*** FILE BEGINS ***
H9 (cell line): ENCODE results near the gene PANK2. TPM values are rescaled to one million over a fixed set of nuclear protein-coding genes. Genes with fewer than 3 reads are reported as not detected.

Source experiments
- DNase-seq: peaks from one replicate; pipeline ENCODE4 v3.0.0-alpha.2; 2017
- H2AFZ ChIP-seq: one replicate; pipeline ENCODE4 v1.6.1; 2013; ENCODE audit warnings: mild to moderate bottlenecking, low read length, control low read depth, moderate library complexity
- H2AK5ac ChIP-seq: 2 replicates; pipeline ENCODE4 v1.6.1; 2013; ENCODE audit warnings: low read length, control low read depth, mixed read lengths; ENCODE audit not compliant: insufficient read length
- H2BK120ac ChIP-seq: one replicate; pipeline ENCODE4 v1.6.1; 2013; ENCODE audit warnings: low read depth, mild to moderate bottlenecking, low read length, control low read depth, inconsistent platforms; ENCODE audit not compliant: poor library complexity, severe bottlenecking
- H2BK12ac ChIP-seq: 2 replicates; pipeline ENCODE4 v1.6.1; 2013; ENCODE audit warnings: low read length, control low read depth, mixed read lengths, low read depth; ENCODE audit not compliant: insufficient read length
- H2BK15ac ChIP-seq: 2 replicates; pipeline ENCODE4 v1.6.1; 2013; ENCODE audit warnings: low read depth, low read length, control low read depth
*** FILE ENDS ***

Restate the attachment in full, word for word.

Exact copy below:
H9 (cell line): ENCODE results near the gene PANK2. TPM values are rescaled to one million over a fixed set of nuclear protein-coding genes. Genes with fewer than 3 reads are reported as not detected.

Source experiments
- DNase-seq: peaks from one replicate; pipeline ENCODE4 v3.0.0-alpha.2; 2017
- H2AFZ ChIP-seq: one replicate; pipeline ENCODE4 v1.6.1; 2013; ENCODE audit warnings: mild to moderate bottlenecking, low read length, control low read depth, moderate library complexity
- H2AK5ac ChIP-seq: 2 replicates; pipeline ENCODE4 v1.6.1; 2013; ENCODE audit warnings: low read length, control low read depth, mixed read lengths; ENCODE audit not compliant: insufficient read length
- H2BK120ac ChIP-seq: one replicate; pipeline ENCODE4 v1.6.1; 2013; ENCODE audit warnings: low read depth, mild to moderate bottlenecking, low read length, control low read depth, inconsistent platforms; ENCODE audit not compliant: poor library complexity, severe bottlenecking
- H2BK12ac ChIP-seq: 2 replicates; pipeline ENCODE4 v1.6.1; 2013; ENCODE audit warnings: low read length, control low read depth, mixed read lengths, low read depth; ENCODE audit not compliant: insufficient read length
- H2BK15ac ChIP-seq: 2 replicates; pipeline ENCODE4 v1.6.1; 2013; ENCODE audit warnings: low read depth, low read length, control low read depth